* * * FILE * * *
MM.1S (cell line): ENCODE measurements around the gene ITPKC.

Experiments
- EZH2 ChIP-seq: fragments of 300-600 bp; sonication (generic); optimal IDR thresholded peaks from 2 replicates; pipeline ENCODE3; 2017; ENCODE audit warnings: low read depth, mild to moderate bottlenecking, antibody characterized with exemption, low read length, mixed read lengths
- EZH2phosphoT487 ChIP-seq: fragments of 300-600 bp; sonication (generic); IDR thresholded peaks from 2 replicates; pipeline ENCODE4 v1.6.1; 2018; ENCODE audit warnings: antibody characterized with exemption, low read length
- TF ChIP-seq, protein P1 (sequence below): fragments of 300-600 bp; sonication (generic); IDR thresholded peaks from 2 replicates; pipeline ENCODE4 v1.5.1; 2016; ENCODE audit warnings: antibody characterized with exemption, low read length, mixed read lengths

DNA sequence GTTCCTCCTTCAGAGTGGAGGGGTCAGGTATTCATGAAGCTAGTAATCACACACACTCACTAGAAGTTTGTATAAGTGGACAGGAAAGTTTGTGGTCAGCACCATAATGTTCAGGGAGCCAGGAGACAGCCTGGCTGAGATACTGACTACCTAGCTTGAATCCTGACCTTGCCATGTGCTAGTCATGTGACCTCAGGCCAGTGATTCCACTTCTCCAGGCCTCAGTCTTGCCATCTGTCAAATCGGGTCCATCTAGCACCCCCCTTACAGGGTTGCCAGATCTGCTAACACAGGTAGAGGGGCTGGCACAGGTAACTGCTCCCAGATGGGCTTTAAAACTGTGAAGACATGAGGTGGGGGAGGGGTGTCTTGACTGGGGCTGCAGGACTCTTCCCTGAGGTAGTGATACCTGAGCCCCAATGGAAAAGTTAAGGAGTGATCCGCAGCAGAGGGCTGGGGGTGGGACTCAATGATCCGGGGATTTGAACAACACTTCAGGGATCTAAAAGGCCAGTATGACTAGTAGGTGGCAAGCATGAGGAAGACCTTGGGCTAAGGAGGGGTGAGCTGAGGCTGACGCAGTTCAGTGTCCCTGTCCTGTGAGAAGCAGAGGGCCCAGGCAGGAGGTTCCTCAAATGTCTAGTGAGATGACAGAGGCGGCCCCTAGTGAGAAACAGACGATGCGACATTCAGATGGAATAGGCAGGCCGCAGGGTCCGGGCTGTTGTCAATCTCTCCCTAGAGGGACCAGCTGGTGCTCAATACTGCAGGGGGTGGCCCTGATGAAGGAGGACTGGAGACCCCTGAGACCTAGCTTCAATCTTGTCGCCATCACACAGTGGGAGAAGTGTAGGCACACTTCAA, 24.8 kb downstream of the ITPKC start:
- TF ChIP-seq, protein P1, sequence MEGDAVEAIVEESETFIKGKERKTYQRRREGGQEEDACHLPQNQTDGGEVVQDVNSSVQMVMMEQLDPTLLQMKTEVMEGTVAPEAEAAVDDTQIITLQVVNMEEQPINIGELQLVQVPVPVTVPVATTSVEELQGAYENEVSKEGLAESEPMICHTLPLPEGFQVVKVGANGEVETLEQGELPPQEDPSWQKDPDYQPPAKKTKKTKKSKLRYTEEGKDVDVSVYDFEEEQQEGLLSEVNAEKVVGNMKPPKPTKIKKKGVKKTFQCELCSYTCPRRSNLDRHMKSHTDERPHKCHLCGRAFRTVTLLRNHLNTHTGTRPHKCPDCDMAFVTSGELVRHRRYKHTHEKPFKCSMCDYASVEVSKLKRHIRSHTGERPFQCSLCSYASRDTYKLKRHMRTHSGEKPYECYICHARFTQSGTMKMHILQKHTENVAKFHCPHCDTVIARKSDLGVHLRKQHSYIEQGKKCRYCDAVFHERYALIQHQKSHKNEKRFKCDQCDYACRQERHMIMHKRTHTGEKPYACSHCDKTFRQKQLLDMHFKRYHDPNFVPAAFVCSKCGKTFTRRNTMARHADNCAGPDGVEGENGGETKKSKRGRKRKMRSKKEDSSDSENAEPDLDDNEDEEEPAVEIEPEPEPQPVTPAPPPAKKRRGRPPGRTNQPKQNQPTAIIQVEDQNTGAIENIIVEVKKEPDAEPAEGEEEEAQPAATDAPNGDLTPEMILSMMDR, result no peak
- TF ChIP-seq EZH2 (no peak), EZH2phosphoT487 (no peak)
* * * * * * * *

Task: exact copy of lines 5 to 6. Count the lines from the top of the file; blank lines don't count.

- TF ChIP-seq, protein P1 (sequence below): fragments of 300-600 bp; sonication (generic); IDR thresholded peaks from 2 replicates; pipeline ENCODE4 v1.5.1; 2016; ENCODE audit warnings: antibody characterized with exemption, low read length, mixed read lengths

DNA sequence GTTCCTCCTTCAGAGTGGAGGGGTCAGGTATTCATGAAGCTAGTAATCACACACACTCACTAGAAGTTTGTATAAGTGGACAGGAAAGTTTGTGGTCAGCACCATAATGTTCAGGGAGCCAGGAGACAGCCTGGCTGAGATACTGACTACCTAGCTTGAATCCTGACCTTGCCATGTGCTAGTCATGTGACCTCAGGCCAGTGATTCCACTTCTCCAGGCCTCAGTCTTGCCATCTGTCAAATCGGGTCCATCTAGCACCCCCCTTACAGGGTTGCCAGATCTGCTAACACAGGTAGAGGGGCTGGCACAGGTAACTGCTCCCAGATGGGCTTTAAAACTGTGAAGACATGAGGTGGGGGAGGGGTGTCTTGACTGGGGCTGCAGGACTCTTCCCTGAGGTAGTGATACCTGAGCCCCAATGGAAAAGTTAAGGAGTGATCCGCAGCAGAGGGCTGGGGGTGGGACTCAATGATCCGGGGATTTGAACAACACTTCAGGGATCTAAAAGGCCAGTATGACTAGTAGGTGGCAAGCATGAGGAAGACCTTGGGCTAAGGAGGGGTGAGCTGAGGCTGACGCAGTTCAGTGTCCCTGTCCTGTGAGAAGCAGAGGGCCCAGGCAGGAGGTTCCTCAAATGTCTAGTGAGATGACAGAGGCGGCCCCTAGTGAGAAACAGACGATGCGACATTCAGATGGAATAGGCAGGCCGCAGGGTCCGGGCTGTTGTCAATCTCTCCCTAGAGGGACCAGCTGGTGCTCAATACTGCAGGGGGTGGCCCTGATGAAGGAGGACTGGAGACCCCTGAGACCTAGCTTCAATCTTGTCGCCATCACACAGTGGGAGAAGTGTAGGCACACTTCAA, 24.8 kb downstream of the ITPKC start: